...If anyone showed up cold at my bookstore door with a carload, or even a suitcase, full of books, I'd be - well, surly is a polite word. The time to contact bookstores is before the book is printed. The smaller your promotion budget and the less known you are in the area, the more important this is. Unless you're an experienced self-publisher, consider hitting the bookstores before you design or approve the cover.
Say the bookseller makes floor or table space available for your book. Ask yourself, "What's going to make these books move?" Some possibilities, in (approximately) ascending order of plausibility:
Your book is discussed by Oprah Winfrey.
National ad campaign
You are well known in the area
You get good PR (reviews, readings, interviews, etc.) in the area
Someone on the bookstore staff LOVES your book
So what are you willing to do to help? At the very least, get a copy of your book to the bookseller before you show up at the door. Ask the bookseller for advice about promotion in the area; booksellers tend to know who the friendly folk are at local newspapers, radio stations, coffeehouses, etc. Be willing to make press contacts and, if you're a good reader of your own work, give readings. (Unless you have a local following, avoid "signings" like the plague.)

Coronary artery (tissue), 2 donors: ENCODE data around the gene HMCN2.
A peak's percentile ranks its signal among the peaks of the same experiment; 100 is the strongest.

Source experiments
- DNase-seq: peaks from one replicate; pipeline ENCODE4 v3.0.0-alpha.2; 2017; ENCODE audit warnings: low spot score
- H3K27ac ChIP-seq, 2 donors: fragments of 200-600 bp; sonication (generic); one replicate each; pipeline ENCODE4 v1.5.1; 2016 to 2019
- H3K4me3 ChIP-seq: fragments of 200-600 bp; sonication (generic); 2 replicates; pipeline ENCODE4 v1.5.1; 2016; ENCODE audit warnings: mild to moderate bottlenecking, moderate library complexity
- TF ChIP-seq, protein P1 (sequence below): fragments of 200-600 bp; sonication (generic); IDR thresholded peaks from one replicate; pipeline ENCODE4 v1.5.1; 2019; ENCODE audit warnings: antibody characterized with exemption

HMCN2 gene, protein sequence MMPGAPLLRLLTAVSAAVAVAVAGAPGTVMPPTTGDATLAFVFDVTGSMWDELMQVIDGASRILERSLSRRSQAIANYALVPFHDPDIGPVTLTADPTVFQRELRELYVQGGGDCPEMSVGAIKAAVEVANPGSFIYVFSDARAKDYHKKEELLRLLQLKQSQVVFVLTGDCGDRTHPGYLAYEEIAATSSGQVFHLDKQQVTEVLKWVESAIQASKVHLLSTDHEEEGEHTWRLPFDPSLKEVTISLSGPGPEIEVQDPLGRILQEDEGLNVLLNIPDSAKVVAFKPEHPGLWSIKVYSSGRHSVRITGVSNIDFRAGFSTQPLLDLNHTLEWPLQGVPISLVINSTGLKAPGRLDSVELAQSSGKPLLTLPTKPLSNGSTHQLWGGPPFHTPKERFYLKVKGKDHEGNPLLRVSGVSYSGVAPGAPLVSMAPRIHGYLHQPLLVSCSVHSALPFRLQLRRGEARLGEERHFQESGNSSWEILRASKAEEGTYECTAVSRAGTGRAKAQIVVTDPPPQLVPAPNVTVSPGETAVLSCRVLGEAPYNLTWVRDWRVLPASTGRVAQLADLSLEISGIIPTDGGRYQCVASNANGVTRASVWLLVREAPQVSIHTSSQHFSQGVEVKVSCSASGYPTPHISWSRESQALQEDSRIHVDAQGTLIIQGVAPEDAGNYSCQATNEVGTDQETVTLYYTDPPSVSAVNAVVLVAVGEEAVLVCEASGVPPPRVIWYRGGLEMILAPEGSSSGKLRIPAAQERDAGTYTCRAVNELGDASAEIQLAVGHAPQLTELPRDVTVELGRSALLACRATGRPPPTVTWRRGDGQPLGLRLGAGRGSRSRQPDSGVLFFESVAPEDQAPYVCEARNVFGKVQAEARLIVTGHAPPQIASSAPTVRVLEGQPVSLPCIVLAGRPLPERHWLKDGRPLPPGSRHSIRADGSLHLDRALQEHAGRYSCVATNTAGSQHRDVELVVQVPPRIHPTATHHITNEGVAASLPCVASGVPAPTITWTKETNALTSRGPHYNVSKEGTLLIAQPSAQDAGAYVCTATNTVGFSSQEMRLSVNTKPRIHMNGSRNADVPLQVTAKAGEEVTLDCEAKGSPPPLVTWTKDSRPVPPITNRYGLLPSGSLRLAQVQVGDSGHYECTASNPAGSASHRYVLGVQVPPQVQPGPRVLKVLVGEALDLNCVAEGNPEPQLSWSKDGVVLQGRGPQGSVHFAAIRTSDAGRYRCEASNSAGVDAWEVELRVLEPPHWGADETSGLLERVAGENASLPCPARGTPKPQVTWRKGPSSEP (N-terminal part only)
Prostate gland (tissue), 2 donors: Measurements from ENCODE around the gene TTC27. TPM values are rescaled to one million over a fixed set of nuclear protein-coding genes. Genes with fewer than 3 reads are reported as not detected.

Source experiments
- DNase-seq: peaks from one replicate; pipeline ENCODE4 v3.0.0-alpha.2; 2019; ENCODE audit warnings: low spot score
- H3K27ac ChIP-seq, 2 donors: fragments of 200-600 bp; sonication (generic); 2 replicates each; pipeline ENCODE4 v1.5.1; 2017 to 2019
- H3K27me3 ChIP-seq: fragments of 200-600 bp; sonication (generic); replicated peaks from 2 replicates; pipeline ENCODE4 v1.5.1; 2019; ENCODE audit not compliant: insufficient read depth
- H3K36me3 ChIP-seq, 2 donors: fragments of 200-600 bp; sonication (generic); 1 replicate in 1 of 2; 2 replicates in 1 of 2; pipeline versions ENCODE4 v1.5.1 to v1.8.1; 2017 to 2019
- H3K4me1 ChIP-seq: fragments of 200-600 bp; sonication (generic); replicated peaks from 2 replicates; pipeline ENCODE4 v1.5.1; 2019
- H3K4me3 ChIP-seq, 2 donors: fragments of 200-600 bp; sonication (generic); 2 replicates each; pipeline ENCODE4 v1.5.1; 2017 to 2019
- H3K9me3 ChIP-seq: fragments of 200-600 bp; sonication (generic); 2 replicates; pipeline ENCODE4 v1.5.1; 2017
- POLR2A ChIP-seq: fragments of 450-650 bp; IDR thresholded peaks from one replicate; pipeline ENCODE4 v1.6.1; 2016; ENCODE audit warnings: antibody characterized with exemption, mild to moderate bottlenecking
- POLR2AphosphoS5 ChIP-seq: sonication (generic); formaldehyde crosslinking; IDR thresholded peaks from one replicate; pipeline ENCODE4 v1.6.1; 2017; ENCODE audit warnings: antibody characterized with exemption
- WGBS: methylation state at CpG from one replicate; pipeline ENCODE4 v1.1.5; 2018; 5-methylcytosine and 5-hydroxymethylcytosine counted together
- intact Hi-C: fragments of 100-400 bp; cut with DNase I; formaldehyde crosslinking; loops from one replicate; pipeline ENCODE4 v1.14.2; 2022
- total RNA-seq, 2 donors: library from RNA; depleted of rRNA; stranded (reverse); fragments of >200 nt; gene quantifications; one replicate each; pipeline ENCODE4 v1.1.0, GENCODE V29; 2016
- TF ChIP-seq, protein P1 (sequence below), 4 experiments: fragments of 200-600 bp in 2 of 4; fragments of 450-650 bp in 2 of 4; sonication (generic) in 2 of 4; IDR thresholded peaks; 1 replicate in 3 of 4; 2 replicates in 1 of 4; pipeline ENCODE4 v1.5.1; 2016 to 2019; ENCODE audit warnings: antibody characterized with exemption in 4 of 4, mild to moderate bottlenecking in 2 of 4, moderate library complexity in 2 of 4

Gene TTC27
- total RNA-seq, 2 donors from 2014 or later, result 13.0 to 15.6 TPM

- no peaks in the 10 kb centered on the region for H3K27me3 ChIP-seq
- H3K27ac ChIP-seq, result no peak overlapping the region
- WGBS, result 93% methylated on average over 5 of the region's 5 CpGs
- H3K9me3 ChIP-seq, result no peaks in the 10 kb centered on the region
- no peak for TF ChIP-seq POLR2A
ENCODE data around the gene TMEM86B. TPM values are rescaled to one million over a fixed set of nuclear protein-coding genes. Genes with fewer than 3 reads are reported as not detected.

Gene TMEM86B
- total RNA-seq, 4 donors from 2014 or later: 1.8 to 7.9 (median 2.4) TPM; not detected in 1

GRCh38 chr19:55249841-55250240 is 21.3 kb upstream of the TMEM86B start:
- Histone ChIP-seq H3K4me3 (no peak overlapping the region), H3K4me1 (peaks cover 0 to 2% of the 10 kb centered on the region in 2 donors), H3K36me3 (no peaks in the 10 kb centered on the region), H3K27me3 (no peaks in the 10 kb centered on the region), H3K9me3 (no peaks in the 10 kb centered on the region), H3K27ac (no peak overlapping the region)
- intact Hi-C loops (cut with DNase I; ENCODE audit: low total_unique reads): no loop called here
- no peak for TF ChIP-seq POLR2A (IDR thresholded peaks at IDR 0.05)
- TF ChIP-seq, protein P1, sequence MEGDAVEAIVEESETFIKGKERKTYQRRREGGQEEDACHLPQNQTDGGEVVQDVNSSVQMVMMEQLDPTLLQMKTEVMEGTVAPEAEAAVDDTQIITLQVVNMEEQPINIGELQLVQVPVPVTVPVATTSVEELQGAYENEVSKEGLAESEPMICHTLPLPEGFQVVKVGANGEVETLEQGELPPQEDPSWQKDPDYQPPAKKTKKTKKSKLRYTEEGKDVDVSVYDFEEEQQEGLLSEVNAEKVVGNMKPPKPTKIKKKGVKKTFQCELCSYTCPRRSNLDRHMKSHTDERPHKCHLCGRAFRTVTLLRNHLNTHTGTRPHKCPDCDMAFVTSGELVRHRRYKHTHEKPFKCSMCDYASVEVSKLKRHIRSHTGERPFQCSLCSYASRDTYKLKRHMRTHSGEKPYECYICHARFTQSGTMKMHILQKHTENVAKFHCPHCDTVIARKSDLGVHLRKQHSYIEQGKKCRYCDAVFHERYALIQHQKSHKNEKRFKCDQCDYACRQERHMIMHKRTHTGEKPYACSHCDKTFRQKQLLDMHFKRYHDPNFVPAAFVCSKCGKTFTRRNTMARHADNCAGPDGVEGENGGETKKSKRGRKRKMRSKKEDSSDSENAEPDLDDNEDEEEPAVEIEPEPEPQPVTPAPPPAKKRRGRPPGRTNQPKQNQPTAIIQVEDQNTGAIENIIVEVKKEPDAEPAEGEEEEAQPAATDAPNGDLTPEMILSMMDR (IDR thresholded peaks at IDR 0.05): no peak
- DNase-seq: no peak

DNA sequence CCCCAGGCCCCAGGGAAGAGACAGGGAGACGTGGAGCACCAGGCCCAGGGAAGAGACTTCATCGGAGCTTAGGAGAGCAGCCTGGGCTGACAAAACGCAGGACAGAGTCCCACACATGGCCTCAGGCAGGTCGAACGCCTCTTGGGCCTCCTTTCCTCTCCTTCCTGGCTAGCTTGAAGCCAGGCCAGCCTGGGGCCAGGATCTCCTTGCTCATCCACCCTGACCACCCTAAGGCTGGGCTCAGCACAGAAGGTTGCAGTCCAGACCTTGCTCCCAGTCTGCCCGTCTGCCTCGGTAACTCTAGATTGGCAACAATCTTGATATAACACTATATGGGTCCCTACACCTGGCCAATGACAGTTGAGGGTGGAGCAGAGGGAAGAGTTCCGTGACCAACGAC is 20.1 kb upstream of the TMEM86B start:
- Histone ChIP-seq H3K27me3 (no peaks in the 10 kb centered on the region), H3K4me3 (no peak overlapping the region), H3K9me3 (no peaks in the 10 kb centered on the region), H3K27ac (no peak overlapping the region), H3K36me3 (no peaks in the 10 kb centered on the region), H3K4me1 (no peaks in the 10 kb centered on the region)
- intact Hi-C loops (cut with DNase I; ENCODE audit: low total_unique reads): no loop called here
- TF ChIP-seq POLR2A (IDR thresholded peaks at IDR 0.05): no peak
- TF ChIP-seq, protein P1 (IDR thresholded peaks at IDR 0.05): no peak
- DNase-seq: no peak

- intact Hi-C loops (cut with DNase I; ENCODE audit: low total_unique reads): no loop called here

Keep in mind that although YOUR book might have the potential to become a steady seller, the bookseller you're dealing with has probably seen, and read, some serious dreck. (Most of the mss. I've been hired to edit by aspiring self-publishers are not ready for prime time. Nowhere close. Sad but true.) S/he has probably read quite a few self-published books (or at least opening chapters) that turned out to be poorly written, poorly edited, and abominably proofread.
As to the self-publisher's assumption, "If Taos, NM, is any example, I'd guess Indies might do this for locally published neighbors," the reasons indies often do this for locally published neighbors is that the bookseller often has a good idea of the quality of the work, and, at the very least, the author has friends and neighbors and colleagues who are likely to come into the store looking for the book.
Moral of story: Part of self-publishing is self-promotion. Booksellers can't afford to commit a lot of space to books that aren't likely to move. Do what you can to help.
Susanna J. Sturgis email@example.com\r